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  • Indonesia-China Relations:Coming Full Circle?
  • Dewi Fortuna Anwar (bio)

The bilateral relations between Indonesia and the People's Republic of China seem to have come full circle. The current state of relations between Jakarta and Beijing brings to mind the earlier period of close bilateral ties during the later years of President Sukarno's presidency until his fall in late 1965. Although President Soeharto had already normalized relations with China in 1990 — after freezing diplomatic ties in 1967 — bilateral relations between Indonesia and China only improved significantly after the fall of Soeharto in mid-1998. Successive Indonesian presidents since the onset of the Reformasi era have placed great importance in forging closer relations with China, an increasingly important economic powerhouse as well as a major regional and global player. The momentum for enhanced cooperation between Indonesia and China gathered pace during the Yudhoyono presidency (2004–14) with the signing of the "Strategic Partnership" in 2005, which was then elevated to a "Comprehensive Strategic Partnership" in 2013. Under President Joko Widodo (popularly known as Jokowi), Indonesia-China relations have become even closer, especially in the economic field. China is now Indonesia's most important trading partner and a major source of foreign investment for the government's signature infrastructure projects, while Chinese tourists constitute the largest group of visitors to Indonesia.

The increasingly close economic relations between Indonesia and China, particularly under the Jokowi presidency, and their wider social, political and security ramifications have attracted considerable scholarly attention lately, as [End Page 145] well as public scrutiny and concern. Many analysts have underlined the fact that domestic dynamics have always been the primary drivers of Indonesia's foreign policy, and that elite as well as public opinions are divided over the current rise of China, which is seen as both a threat and an opportunity.1 While differences of opinions and competition for power and influence are to be expected in a democracy — and in Indonesia's highly heterogeneous society — some degree of consensus is needed to ensure that a particular policy can be adopted and sustained in the long run. Jakarta-Beijing relations have always, since diplomatic ties were first established in 1950, been complicated. And more than with any other country, relations with China continue to impinge on Indonesian domestic affairs, particularly as a consequence of the significant Chinese-Indonesian population.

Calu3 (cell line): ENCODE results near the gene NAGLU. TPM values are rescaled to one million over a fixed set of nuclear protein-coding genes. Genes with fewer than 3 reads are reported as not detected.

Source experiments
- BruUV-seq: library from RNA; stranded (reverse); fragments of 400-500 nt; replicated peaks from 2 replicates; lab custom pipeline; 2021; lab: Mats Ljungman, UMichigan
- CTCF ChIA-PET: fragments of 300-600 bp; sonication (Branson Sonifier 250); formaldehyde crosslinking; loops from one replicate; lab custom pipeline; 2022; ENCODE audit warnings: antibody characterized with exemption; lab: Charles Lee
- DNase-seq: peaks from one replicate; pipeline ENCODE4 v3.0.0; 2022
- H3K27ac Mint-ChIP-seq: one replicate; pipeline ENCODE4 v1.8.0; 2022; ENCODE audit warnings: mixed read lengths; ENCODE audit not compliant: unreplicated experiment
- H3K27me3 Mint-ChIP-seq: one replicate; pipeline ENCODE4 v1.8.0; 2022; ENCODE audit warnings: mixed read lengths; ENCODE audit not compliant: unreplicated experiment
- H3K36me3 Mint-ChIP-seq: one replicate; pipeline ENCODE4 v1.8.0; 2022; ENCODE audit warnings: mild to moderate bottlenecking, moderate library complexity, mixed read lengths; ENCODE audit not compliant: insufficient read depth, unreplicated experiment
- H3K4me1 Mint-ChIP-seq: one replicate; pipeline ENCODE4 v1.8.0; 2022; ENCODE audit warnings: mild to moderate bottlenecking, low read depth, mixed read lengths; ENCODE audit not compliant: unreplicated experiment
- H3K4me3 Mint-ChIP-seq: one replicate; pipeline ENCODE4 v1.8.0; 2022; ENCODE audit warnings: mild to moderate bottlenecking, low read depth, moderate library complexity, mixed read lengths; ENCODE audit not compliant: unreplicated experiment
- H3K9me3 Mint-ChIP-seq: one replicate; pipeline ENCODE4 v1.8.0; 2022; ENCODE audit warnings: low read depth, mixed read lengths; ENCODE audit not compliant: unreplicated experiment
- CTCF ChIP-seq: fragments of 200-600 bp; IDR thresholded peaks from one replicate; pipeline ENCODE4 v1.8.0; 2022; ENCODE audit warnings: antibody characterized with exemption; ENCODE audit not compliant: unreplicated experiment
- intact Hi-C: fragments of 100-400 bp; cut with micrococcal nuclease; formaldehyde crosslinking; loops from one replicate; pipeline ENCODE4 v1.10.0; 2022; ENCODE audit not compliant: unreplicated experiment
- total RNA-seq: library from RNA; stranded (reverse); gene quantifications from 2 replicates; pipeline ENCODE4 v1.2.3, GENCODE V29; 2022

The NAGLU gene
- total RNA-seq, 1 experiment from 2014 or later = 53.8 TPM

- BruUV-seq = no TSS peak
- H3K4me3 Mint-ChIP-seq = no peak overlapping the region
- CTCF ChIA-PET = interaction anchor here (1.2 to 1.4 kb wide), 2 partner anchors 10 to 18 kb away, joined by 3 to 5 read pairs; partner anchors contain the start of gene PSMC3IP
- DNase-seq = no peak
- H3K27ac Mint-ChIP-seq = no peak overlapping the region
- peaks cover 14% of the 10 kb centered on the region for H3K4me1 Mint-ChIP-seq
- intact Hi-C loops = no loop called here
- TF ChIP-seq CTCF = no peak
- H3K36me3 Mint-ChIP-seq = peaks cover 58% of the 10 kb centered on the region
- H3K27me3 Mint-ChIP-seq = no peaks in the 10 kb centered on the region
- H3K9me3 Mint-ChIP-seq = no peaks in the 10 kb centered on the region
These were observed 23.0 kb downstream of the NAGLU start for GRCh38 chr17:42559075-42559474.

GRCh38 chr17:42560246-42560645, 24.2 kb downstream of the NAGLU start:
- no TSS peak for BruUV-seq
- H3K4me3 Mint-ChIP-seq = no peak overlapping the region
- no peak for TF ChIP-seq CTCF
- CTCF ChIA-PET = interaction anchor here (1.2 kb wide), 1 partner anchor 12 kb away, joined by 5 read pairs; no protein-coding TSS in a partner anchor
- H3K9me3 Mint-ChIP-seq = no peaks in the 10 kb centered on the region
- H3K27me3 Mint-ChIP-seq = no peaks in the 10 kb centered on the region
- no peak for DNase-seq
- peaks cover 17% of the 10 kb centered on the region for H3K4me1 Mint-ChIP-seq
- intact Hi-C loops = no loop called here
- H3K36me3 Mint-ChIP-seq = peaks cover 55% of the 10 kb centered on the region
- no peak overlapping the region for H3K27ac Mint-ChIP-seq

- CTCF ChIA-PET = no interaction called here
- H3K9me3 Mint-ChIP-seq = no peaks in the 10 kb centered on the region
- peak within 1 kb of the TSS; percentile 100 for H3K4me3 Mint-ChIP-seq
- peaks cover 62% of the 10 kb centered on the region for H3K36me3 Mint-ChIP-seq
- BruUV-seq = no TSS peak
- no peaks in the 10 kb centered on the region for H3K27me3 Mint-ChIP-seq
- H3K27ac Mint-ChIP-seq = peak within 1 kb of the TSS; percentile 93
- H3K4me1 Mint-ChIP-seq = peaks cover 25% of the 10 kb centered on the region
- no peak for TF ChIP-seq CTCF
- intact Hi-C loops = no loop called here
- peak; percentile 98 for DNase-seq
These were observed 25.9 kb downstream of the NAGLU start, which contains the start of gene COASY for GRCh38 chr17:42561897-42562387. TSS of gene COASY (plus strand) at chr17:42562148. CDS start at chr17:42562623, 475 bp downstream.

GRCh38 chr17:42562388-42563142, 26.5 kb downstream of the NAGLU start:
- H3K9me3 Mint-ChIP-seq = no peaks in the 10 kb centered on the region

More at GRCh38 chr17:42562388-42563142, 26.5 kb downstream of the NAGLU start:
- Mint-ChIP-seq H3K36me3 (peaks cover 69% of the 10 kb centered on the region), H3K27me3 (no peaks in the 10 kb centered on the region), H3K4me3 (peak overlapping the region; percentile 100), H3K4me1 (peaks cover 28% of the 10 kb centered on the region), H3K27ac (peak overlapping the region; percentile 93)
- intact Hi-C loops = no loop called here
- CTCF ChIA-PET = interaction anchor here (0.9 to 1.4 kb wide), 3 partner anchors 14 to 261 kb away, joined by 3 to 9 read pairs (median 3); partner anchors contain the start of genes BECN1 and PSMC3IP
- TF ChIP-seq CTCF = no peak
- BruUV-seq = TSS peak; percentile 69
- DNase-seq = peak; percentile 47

The sharp swing in Indonesia's policy from Sukarno's Jakarta-Beijing axis to Soeharto's total freezing of relations with China throughout most of the New Order period was mainly caused by sharp differences in the two leaders' perceptions about threats and priorities and the forces that supported them. With the long period of socio-political control during the New Order era (1966–98), the deep social and ideological cleavages that had characterized Indonesia's early turbulent history had mostly been overcome — but not entirely erased. Political liberalization has opened the path for the re-emergence of identity politics (aliran politics), particularly during Indonesia's highly competitive election cycles. While the rapprochement between Indonesia and China is to be welcomed, and should be nurtured, it must be noted that this particular state of relations is being contested. President Joko Widodo has come under increasing criticism for not sufficiently protecting Indonesia's wider national interests in his pursuit of Chinese foreign investment. Great care must therefore be taken to address all of the issues that have arisen. Left unattended they may jeopardize all the gains that have been made, which in turn could risk the return of the darker period of fraught Jakarta-Beijing relations.

From Close Partnership to Long Estrangement

The ups and downs of Indonesia-China relations from the Sukarno to the Soeharto era have been exhaustively analysed by many scholars. In this section, we will skim over the evolution of the bilateral relations during this earlier period to highlight a number of issues that may continue to colour present and future relations between Jakarta and Beijing. While the past should not be allowed to hold the future hostage, forgetting history may condemn us to repeat it. [End Page 146]

Indonesia, which declared its independence on 17 August 1945 but only achieved complete independence after...

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Additional Information

ISSN
1793-9135
Print ISSN
0377-5437
Pages
pp. 145-161
Launched on MUSE
2019-04-29
Open Access
No
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